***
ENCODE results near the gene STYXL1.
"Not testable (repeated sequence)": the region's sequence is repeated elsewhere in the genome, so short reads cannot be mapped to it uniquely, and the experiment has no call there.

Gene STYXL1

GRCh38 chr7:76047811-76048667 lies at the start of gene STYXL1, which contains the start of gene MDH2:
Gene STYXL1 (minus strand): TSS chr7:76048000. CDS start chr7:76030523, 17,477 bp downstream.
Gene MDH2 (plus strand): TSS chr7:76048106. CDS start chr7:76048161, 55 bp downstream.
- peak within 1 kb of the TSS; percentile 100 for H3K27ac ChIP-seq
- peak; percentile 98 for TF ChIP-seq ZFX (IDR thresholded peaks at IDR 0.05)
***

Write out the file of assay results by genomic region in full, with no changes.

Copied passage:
ENCODE results near the gene STYXL1.
"Not testable (repeated sequence)": the region's sequence is repeated elsewhere in the genome, so short reads cannot be mapped to it uniquely, and the experiment has no call there.

Gene STYXL1

GRCh38 chr7:76047811-76048667 lies at the start of gene STYXL1, which contains the start of gene MDH2:
Gene STYXL1 (minus strand): TSS chr7:76048000. CDS start chr7:76030523, 17,477 bp downstream.
Gene MDH2 (plus strand): TSS chr7:76048106. CDS start chr7:76048161, 55 bp downstream.
- peak within 1 kb of the TSS; percentile 100 for H3K27ac ChIP-seq
- peak; percentile 98 for TF ChIP-seq ZFX (IDR thresholded peaks at IDR 0.05)